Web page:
Weekend Lab Work: DHCP Servers

Weekend Lab Work: DHCP Servers

Chris Evans Lab Work Leave a Comment

I’m going through a process of refreshing the lab and looking at efficiencies and configuration options. One of the first steps is reviewing my DHCP setup for assigning IP addresses and automating the boot process.

Currently we have two lab environments. I host one at home, using Raspberry Pi devices and a Scale Computing NUC cluster. The Scale HE150 (more details here), provides local virtual machines for edge environments. It’s aimed at the type of configuration that could be used in branch offices to deliver virtual desktops or application virtual machines.

The Raspberry Pi cluster is simply a bunch of Raspberry Pi devices of varying genres, from the original to the latest Pi 4. The Pi is a great device for using as a desktop or running small workloads. This includes learning platforms like Kubernetes.

Main Lab

The main lab environment is much more expansive. It’s based off multiple Dell R610 servers, fibre channel storage and Gigabit networking. Currently this runs a vSphere cluster, plus another Scale Computing cluster environment that uses hard drives. I’m writing about automating the Scale Cluster in this separate series of blog posts. Both the home machines (BRK1) and the main lab (BRK2) are linked by VPN.

DHCP Requirements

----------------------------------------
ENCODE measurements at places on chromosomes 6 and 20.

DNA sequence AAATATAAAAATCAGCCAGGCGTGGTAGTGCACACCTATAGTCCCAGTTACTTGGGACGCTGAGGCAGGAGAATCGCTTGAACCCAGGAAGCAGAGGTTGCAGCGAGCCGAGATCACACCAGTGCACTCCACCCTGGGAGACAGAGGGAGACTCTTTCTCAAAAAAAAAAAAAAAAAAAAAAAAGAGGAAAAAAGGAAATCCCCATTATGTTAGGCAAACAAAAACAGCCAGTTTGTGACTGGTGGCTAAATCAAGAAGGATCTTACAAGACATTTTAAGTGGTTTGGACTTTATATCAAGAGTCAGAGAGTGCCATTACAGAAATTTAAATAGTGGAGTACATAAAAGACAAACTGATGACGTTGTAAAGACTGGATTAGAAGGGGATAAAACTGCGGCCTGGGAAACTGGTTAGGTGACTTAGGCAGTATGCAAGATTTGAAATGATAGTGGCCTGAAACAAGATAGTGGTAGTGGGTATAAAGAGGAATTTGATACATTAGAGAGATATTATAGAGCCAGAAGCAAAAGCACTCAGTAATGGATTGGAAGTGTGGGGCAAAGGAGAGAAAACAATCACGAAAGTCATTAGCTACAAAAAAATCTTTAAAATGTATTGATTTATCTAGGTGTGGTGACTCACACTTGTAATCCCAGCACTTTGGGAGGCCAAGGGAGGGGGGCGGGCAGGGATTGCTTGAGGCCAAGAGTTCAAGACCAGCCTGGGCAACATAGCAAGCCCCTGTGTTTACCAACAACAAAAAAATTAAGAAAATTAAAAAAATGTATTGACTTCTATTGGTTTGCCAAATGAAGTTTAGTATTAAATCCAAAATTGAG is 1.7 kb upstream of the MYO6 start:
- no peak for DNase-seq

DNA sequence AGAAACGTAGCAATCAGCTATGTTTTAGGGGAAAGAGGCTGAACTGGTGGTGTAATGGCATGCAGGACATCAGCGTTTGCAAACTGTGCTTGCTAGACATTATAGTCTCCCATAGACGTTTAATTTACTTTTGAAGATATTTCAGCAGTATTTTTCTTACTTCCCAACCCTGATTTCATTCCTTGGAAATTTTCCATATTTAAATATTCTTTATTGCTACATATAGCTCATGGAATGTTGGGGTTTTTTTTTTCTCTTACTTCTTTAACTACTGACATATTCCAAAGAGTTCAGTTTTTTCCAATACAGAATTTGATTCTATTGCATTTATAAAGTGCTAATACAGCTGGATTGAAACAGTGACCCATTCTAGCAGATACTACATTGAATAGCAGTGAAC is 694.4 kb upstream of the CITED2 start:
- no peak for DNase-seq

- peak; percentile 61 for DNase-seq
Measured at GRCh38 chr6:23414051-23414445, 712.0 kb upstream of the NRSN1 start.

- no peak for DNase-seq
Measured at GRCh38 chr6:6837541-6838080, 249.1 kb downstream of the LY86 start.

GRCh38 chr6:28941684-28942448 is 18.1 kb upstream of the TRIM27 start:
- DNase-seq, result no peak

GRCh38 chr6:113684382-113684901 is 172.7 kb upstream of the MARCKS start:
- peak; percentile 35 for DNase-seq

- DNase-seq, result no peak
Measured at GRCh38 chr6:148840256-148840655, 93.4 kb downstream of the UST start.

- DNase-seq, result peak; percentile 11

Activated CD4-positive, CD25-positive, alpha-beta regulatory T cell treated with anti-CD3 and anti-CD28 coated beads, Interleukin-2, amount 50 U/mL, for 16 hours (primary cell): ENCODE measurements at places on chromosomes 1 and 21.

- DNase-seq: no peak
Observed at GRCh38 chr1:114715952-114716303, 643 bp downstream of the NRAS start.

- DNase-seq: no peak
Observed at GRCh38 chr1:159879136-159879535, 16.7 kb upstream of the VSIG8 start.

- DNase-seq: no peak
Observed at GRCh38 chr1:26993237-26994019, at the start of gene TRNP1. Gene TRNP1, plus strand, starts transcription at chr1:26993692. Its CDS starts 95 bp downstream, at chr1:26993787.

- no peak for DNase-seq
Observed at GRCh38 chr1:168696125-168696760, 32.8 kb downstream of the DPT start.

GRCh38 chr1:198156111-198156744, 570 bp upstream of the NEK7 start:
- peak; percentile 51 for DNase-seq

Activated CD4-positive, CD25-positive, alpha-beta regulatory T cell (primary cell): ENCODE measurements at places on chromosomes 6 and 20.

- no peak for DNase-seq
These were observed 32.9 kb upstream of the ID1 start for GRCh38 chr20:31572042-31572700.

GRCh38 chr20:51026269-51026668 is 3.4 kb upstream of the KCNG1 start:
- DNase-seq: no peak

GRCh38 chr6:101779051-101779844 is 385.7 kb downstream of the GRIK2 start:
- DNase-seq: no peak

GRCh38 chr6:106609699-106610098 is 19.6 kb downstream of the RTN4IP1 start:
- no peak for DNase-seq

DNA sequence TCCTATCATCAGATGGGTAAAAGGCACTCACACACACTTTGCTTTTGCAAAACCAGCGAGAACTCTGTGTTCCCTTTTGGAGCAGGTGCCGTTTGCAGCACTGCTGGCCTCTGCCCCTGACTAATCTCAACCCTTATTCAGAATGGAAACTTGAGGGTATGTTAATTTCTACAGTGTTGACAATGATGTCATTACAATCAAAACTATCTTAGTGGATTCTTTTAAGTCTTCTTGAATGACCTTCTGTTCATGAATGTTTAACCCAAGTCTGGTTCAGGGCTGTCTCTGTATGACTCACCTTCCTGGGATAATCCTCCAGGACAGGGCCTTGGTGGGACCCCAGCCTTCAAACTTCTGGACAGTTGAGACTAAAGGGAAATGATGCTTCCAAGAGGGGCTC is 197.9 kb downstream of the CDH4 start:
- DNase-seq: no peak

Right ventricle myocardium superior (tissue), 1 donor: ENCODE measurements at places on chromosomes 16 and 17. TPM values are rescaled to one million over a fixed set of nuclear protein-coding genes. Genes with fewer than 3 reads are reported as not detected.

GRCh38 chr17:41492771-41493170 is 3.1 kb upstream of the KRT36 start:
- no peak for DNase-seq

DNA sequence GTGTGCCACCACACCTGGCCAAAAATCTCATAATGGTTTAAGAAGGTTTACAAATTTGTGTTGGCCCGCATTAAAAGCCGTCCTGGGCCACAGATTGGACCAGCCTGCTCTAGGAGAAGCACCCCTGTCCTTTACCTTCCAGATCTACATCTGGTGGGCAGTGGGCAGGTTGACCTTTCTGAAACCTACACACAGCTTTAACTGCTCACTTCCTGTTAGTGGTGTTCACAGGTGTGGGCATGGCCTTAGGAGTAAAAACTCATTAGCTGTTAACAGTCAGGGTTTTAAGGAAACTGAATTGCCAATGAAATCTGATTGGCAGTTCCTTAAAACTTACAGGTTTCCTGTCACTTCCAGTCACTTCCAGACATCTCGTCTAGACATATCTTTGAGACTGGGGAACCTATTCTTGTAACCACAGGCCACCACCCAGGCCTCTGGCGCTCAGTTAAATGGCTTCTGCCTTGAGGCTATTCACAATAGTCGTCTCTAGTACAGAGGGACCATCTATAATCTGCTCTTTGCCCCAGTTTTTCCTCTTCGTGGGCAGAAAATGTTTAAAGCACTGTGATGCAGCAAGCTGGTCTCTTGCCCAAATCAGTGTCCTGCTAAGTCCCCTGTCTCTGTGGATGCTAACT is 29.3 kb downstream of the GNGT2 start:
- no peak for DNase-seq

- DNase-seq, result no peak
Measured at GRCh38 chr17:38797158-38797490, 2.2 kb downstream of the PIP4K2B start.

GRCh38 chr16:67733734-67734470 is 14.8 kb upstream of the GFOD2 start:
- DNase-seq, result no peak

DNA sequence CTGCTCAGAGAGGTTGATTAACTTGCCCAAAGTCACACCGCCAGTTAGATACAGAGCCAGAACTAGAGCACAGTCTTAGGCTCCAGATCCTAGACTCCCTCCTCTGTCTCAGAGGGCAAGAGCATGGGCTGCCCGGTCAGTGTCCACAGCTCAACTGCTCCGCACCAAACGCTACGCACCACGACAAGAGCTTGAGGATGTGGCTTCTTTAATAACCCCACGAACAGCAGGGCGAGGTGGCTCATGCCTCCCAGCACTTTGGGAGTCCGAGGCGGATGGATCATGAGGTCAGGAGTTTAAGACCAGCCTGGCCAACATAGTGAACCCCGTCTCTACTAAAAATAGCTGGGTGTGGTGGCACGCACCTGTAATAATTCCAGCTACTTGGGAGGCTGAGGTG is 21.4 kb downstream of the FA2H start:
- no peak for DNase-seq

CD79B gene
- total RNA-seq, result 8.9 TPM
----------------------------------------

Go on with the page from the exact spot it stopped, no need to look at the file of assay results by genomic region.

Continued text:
The DHCP requirements for both environments are pretty straightforward. There’s a reserved set of IP addresses for fixed devices and a variable range for dynamically built VMs. In both configurations, I want the ability to PXE boot (or WDS for Windows servers). IP address ranges are:

  • BRK1 (home) – 172.16.10.0/24
  • BRK2 (lab) – 172.17.0.0/16

The BRK2 lab address range is historical and not easy to change, as I’d need to visit the co-lo to make change and that’s not possible at the moment. DHCP and DNS servers are at the .1 address on both networks. Physical routers are at the .254 address on both networks.

BRK1 DHCP

Here’s the DHCP configuration for BRK1.

#
# Brookend Lab (BRK1) DHCP definitions
#
#
authoritative;
allow booting;
allow bootp;
allow client-updates;
ddns-updates on;
option option-128 code 128 = string;
option option-129 code 129 = text;
shared-network "BRK1" {
#
# 10 subnet - used for Scale Cluster VMs and RPis
# cluster nodes are 172.16.10.251,2,3
#
class "scale-cluster" {
    match if substring (hardware,1,3) = 7c:4c:58;
    log(info, "SC01 cluster VM");
}
class "rpi-devices" {
    match if substring (hardware,1,3) = b8:27:eb;
    log(info, "Raspberry Pi Device");
}
class "rpi4-devices" {
    match if substring (hardware,1,3) = dc:a6:32;
    log(info, "Raspberry Pi 4 Device");
}
subnet 172.16.10.0 netmask 255.255.255.0 {
        option routers 172.16.10.254;
        option broadcast-address 172.16.10.255;
	option domain-name-servers 172.16.10.1;
        option domain-search "brk1.brookendlab.com";
	option domain-name "brk1.brookendlab.com";
        default-lease-time 3600;
        max-lease-time 3600;